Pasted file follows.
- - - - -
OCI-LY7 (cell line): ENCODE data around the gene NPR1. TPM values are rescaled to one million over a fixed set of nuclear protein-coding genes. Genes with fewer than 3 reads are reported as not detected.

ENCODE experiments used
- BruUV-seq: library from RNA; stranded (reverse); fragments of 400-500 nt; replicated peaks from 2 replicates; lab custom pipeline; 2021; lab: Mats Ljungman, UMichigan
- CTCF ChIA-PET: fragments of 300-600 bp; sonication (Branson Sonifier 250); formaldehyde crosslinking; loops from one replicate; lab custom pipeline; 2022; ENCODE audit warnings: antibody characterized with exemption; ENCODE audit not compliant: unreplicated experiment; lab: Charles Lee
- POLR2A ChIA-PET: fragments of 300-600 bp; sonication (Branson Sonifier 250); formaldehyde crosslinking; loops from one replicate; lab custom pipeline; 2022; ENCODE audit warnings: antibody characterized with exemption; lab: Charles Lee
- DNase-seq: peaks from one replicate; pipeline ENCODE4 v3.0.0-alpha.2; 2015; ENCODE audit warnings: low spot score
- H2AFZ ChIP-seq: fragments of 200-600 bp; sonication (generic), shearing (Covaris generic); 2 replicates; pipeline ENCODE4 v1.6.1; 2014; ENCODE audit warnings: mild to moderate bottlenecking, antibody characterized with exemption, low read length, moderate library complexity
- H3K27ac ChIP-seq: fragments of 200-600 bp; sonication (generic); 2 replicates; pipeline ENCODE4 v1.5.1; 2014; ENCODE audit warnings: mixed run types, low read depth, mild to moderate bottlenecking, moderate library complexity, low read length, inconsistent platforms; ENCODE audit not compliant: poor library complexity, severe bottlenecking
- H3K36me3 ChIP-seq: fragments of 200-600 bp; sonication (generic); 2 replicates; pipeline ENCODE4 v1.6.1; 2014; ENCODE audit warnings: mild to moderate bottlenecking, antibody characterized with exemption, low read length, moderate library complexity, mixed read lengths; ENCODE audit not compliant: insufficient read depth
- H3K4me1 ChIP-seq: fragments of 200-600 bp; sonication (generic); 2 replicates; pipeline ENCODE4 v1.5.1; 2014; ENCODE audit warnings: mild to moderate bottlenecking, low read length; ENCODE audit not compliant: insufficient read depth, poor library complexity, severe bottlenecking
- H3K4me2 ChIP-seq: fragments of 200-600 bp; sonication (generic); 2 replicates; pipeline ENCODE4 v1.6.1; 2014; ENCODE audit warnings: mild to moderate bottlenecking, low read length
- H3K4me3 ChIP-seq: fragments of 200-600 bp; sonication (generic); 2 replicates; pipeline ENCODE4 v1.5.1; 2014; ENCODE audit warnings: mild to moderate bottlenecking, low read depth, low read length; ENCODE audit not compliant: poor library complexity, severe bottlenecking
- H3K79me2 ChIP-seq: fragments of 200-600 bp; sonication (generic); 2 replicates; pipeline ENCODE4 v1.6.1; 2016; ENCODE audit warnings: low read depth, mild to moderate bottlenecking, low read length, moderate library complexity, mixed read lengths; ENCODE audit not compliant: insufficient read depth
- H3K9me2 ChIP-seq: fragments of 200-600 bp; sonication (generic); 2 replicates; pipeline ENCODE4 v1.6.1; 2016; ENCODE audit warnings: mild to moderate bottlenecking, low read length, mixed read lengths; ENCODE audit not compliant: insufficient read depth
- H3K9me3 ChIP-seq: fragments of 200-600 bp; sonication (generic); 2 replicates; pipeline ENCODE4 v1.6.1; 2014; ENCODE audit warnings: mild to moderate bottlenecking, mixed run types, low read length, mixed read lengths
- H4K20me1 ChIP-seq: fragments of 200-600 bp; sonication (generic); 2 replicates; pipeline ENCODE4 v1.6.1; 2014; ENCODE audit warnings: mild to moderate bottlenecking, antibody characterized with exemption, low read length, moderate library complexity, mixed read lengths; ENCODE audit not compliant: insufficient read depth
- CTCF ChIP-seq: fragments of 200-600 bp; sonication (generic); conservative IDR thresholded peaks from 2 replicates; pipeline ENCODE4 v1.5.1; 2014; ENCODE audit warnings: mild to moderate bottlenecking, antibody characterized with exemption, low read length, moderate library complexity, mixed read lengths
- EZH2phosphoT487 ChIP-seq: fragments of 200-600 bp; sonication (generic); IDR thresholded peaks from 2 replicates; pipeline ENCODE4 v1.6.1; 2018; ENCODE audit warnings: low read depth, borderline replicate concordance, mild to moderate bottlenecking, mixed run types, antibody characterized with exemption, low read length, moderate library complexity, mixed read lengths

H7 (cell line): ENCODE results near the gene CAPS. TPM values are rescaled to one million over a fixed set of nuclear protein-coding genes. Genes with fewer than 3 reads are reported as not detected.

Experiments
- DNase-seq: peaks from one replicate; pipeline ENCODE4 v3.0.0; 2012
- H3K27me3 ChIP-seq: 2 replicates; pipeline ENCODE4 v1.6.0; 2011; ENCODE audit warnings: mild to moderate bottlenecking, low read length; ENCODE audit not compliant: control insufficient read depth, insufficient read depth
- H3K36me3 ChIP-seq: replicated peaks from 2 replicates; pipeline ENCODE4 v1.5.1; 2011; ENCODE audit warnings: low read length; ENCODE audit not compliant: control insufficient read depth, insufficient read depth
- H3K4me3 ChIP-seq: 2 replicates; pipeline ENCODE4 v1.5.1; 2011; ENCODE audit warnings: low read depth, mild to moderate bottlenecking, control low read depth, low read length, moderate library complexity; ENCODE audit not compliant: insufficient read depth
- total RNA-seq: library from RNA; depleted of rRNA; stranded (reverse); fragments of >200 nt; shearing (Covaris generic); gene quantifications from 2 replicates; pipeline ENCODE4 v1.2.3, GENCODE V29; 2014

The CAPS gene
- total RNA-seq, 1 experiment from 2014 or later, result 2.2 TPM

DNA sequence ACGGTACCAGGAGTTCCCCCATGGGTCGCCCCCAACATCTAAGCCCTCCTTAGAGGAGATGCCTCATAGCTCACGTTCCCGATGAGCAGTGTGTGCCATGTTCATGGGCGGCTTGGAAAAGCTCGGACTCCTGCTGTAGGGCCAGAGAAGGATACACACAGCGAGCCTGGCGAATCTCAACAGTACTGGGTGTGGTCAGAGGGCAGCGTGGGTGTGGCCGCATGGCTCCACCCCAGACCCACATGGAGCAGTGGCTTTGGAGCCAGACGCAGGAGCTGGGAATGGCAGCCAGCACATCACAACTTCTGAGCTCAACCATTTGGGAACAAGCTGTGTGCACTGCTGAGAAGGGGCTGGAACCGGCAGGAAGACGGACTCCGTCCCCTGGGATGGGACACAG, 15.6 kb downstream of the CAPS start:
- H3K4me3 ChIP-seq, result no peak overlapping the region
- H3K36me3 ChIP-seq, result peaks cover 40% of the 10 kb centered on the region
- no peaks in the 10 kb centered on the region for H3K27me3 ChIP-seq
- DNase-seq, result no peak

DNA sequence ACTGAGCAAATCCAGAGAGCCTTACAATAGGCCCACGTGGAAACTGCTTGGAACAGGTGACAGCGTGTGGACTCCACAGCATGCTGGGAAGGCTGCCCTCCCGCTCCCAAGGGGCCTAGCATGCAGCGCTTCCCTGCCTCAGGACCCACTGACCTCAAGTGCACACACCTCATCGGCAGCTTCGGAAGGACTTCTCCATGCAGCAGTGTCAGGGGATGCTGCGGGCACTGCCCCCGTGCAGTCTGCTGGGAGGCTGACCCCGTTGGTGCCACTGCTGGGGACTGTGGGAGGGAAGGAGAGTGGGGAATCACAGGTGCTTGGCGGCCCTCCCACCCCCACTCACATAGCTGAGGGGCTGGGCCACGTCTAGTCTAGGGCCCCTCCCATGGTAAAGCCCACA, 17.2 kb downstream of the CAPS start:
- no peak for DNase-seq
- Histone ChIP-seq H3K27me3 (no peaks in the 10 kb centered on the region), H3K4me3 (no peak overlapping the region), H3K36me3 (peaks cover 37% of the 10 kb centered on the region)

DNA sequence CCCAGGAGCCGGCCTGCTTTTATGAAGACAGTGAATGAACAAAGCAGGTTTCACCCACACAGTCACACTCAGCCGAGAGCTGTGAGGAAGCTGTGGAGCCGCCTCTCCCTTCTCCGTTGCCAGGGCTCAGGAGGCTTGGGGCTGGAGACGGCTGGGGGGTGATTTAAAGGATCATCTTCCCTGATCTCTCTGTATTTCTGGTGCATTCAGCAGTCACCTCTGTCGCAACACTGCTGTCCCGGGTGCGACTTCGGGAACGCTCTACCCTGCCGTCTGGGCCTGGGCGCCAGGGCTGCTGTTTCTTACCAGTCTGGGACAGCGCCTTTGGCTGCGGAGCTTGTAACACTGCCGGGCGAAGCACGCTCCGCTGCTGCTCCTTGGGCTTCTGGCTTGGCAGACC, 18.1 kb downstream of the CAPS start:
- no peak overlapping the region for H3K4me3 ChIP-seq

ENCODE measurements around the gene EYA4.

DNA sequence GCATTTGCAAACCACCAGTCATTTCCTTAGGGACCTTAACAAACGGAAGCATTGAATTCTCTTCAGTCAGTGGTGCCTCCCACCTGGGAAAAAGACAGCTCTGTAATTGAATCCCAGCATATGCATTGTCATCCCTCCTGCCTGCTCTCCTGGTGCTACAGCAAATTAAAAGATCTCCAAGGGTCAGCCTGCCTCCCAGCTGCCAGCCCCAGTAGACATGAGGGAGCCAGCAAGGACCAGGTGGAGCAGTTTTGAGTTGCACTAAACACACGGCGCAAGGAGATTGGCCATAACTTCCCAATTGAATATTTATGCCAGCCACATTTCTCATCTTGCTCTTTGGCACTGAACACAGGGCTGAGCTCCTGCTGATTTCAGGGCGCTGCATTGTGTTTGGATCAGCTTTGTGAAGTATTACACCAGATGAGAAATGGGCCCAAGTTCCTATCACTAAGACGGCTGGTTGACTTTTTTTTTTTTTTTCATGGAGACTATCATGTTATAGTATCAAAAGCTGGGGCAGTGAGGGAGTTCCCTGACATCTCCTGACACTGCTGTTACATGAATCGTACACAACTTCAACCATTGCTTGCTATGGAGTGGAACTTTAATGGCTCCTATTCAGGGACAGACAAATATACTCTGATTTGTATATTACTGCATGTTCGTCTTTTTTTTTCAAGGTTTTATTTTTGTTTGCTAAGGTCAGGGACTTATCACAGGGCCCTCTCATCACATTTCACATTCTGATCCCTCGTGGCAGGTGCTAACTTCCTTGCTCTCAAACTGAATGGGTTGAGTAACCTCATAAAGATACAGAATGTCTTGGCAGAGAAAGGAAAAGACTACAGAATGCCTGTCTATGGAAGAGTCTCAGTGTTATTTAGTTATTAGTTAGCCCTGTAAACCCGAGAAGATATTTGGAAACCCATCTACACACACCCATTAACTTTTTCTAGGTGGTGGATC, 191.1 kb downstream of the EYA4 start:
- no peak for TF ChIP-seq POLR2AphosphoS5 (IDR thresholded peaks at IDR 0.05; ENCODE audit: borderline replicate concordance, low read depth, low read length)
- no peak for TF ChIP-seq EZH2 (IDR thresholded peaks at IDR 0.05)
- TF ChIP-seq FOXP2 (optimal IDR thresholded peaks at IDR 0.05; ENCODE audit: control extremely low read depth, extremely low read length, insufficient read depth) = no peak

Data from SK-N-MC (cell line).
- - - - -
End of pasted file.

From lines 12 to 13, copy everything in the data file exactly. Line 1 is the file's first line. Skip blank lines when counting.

- H3K4me3 ChIP-seq: fragments of 200-600 bp; sonication (generic); 2 replicates; pipeline ENCODE4 v1.5.1; 2014; ENCODE audit warnings: mild to moderate bottlenecking, low read depth, low read length; ENCODE audit not compliant: poor library complexity, severe bottlenecking
- H3K79me2 ChIP-seq: fragments of 200-600 bp; sonication (generic); 2 replicates; pipeline ENCODE4 v1.6.1; 2016; ENCODE audit warnings: low read depth, mild to moderate bottlenecking, low read length, moderate library complexity, mixed read lengths; ENCODE audit not compliant: insufficient read depth